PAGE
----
This study investigated the patterns and modes of the occurrence of cases of women and child trafficking in East Java Province, Indonesia. This includes the factors that cause women to become familiar with the trade of women and children. This qualitative descriptive study was conducted in four areas of the East Java Province, known as regions, prone to have victims of trafficking. To collect the data, the researcher conducted in-depth interviews with 115 respondents: 40 commercial sex workers (PSK), 4 transnational/contract marriage victims, 45 beggars, 25 housemaids, 1 victim of child trade trafficking, and 10 concerned experts (researchers and activists from nongovernmental organisations). The study found that economic factors, sociocultural factors and a brokers’ proactive recruitment of new victims were the factors that led to the trafficking of women and children. The patterns and forms of the trafficking of women and children in East Java are (1) for prostitution, (2), for forced marriage across different countries, (3) to be employed as beggars, (4) to be employed as domestic servants and (5) to trade trafficked child victims to others. The modes developed by the syndicate to traffic women and children are increasingly diverse and this includes through persuasion, deceit, violence and the mode that uses ‘gendam’ or hypnosis.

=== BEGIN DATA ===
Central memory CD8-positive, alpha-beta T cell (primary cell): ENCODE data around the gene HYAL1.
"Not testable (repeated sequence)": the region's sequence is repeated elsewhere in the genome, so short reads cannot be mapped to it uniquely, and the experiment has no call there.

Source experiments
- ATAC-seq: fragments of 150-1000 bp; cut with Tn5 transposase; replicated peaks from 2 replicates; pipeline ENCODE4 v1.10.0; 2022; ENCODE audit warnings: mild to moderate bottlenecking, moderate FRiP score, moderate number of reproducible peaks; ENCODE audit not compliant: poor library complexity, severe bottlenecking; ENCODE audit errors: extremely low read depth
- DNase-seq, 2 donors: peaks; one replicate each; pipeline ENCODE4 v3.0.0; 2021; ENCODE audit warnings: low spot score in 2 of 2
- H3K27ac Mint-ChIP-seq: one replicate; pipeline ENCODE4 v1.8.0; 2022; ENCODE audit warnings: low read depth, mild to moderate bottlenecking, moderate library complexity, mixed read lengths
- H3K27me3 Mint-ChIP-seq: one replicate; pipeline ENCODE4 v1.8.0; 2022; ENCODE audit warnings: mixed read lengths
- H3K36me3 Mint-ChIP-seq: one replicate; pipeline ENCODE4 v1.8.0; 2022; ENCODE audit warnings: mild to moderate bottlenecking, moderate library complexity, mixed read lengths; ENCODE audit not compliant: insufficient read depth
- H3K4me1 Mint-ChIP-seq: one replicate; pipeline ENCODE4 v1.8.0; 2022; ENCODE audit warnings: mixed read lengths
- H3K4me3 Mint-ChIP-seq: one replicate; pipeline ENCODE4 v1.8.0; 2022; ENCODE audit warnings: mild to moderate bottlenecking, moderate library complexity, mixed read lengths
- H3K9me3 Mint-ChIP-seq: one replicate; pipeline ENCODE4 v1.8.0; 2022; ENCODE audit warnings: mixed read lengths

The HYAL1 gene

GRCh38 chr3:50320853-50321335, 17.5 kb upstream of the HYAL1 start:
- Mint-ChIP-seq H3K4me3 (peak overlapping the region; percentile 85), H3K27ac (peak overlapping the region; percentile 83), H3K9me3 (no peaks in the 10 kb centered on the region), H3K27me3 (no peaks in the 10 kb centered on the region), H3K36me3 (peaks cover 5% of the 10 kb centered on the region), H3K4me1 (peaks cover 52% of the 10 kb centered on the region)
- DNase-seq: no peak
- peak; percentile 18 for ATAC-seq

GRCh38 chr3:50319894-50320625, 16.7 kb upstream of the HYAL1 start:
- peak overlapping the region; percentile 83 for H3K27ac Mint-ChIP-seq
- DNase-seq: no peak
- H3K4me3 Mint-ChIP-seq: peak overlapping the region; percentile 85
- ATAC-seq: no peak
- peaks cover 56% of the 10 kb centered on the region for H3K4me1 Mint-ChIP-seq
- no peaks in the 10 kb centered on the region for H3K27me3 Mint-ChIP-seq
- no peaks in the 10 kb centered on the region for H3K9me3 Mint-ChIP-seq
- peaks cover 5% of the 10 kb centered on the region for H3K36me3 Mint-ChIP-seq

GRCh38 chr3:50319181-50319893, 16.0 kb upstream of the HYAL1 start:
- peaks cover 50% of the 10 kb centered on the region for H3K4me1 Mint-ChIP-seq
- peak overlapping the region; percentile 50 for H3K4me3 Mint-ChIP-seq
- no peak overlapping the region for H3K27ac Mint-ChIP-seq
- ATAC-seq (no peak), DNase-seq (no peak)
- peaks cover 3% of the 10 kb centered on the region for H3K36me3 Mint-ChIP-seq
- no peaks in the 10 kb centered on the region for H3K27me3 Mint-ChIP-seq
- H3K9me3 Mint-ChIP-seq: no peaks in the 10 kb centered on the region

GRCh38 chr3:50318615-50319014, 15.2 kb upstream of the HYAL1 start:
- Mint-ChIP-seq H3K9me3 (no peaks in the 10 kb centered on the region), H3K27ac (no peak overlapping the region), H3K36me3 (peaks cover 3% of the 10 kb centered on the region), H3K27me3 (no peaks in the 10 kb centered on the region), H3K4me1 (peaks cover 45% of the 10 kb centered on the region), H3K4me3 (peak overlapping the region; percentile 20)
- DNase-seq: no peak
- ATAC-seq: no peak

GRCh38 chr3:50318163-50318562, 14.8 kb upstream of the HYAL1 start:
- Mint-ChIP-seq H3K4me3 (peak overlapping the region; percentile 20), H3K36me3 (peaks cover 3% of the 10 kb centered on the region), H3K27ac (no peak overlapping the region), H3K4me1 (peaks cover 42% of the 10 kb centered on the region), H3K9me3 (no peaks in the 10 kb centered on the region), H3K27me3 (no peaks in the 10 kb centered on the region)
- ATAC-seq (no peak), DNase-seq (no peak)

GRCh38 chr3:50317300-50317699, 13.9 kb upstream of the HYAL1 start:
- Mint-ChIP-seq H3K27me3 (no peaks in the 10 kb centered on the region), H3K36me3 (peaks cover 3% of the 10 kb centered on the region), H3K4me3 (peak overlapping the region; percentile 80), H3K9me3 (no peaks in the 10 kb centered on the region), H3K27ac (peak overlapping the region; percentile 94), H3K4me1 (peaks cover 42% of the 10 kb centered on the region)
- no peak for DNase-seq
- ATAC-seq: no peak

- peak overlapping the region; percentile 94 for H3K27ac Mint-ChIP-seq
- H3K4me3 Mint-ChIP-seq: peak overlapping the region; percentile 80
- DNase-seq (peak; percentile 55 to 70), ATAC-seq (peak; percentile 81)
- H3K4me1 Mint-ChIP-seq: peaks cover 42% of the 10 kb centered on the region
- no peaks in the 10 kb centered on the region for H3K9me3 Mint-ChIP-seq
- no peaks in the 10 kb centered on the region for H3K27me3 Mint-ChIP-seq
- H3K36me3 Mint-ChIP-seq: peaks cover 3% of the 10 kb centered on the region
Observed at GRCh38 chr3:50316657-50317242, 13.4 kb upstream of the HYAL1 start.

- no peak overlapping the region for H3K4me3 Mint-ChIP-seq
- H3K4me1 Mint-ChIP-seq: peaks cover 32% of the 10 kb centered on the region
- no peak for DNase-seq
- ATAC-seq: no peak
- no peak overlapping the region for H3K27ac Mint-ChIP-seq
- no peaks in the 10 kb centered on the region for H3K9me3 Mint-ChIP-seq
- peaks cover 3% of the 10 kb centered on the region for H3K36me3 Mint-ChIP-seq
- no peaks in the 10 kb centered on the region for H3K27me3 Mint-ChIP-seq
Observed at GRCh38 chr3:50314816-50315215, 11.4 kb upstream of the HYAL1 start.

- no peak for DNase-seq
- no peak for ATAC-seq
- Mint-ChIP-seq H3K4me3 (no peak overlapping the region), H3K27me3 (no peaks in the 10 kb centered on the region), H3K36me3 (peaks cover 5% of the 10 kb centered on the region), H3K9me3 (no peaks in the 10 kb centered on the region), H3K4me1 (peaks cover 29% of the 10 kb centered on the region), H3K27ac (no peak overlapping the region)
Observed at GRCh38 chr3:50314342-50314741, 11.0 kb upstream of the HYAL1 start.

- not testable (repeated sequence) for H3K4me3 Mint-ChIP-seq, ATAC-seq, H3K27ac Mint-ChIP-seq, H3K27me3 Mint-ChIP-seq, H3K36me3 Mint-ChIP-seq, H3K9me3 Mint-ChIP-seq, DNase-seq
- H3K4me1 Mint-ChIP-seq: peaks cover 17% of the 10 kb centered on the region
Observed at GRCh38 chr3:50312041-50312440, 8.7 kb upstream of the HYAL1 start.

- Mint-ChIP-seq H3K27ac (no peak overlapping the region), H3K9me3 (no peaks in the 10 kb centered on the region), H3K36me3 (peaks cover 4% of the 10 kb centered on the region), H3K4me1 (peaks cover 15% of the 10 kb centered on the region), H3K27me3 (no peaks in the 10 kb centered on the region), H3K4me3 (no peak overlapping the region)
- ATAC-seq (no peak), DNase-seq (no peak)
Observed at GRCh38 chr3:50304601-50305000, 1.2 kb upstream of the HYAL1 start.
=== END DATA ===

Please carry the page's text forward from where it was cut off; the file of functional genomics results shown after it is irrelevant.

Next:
Author Biography

Sutinah is a lecturer in Sociology in the Faculty of Social and Political Science, Universitas Airlangga, Indonesia.

Karen Mwende Kinuthia is with the Jomo Kenyatta University of Agriculture and Technology.